AW Essay Writers [8] is a custom writing service that provides professional assistance to those who need help with any type of their writing. Whether you have the final draft of your pitch and look for an expert opinion about its structure, language etc, or simply don’t know how to start your pitch – you can count on the advice of experienced writers and editors.

Enloop [9] features a unique AutoWriting system that writes your plan for you with the data you enter. It also provides:

  • a comparison guide to similar businesses, letting you know where you’d stand among your competition;
  • a financials forecasting feature;
  • a sharing feature to collaborate with team members or share with potential investors;
  • an analysis of how you’re doing based on market statistics and advice on how to improve your business design.

BusinessPlanToday [10] lets you work on your business plan at your own pace. Its features help guide you through the process in the correct order, and its financials section doesn’t allow you to miss a step. Visually simple and straightforward, this program takes you through the business plan formation step by step.

13.8% of Americans [11] are starting or running companies that are less than 3 ½ years old. If you’re ready to join the league of business owners, a good pitch is where you’ll start. The art of the pitching is taking complicated ideas such as marketing, financials and planning and making it all look simple. By crafting a clear, simple pitch that’s easy to understand, you will definitely get your foot in someone’s door.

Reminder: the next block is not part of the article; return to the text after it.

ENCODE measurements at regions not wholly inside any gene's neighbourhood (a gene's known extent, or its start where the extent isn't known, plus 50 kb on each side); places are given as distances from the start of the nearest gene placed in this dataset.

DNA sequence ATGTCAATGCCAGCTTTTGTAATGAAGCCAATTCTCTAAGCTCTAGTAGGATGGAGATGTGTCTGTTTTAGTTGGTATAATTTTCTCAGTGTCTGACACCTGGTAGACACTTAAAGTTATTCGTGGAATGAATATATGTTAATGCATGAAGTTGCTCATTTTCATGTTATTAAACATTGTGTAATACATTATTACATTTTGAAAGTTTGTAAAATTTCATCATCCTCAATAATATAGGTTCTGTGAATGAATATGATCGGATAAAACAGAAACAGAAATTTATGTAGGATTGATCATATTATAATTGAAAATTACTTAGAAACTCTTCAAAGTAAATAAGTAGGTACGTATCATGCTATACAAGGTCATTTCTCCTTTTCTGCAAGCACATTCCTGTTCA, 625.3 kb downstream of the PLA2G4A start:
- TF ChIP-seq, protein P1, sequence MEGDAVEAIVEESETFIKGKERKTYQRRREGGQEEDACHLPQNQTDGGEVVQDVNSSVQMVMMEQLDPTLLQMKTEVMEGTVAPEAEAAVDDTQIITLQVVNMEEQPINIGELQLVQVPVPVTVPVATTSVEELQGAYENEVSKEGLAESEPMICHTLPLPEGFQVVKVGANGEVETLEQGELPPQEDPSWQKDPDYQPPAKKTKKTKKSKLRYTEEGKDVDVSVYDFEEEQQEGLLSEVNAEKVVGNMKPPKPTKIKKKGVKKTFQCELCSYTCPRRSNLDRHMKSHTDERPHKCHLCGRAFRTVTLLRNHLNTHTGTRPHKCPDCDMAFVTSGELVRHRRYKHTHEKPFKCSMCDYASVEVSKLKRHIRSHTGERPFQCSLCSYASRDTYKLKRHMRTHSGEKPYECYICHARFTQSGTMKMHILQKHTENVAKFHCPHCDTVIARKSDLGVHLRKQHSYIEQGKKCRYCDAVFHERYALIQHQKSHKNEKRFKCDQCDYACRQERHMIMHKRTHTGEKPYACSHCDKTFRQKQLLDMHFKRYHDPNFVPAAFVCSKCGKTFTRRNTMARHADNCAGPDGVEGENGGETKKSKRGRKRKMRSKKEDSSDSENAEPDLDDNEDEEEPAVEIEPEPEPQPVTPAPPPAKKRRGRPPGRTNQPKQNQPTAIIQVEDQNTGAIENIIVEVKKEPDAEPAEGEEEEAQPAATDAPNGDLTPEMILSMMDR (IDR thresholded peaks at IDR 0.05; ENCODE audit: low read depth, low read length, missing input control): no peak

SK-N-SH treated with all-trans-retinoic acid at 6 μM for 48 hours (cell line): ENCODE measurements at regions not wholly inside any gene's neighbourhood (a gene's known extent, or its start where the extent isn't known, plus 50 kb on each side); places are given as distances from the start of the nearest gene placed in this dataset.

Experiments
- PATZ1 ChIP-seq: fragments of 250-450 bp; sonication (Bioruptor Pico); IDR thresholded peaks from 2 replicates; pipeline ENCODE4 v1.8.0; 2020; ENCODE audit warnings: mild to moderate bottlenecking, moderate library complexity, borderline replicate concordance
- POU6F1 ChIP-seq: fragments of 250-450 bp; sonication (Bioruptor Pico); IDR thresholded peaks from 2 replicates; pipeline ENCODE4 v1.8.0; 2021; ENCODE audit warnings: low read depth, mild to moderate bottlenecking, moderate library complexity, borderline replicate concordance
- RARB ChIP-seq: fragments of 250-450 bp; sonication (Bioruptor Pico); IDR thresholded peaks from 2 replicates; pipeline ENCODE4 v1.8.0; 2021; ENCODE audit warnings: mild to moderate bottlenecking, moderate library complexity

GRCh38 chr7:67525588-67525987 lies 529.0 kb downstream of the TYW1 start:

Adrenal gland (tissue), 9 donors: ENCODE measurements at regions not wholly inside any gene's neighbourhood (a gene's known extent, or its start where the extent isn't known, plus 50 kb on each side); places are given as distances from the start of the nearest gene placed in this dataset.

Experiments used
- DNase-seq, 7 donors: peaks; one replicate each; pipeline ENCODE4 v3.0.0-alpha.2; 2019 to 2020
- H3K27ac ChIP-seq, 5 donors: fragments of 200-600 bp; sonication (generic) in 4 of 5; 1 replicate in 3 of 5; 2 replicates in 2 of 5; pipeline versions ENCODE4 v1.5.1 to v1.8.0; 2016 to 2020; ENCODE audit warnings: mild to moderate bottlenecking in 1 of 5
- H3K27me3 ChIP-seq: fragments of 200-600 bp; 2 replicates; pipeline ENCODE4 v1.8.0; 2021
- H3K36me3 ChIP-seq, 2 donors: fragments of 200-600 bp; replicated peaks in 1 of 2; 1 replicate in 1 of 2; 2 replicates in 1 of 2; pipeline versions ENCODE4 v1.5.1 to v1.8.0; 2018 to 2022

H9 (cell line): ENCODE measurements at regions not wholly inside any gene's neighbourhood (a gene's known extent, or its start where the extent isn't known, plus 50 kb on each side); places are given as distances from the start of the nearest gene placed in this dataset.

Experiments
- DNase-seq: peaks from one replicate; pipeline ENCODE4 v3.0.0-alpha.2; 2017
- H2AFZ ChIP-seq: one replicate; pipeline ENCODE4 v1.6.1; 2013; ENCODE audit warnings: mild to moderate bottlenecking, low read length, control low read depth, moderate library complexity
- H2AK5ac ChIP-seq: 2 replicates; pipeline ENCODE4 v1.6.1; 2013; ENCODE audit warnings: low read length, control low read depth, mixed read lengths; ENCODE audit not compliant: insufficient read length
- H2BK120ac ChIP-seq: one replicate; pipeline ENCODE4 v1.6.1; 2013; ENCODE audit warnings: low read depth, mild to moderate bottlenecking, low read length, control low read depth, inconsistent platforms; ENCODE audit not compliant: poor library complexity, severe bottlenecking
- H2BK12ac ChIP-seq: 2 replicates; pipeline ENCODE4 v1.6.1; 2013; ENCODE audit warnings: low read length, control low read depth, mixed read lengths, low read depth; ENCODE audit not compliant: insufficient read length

About the author:

Kimberly Wells is a ghost blogger and content writer. She readily shares her tips for successful business writing; still, the same cannot be said about the food. Feel free to circle her on Google+ [12].

 


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URLs in this post:

[1] article: http://www.businessnewsdaily.com/4034-elevator-pitch-tips.html

[2] Image: http://howto.yellow.co.nz/wp-content/uploads/2016/07/research.jpg

[3] Image: http://howto.yellow.co.nz/wp-content/uploads/2016/07/show-the-benefits.png

[4] Image: http://howto.yellow.co.nz/wp-content/uploads/2016/07/Agree-to-terms.jpg

[5] LivePlan: http://www.liveplan.com/

[6] PitchEnvy: http://www.pitchenvy.com/blog/

[7] JIAN : http://www.jian.com/

[8] Essay Writers: http://acewriters.org/

[9] Enloop: http://www.enloop.com/

[10] BusinessPlanToday: https://businessplantoday.com/

[11] 13.8% of Americans: http://www.babson.edu/academics/centers/blank-center/global-research/gem/documents/gem%25202014%2520global%2520report.pdf

[12] Google+: https://plus.google.com/u/0/111131992089000860937/posts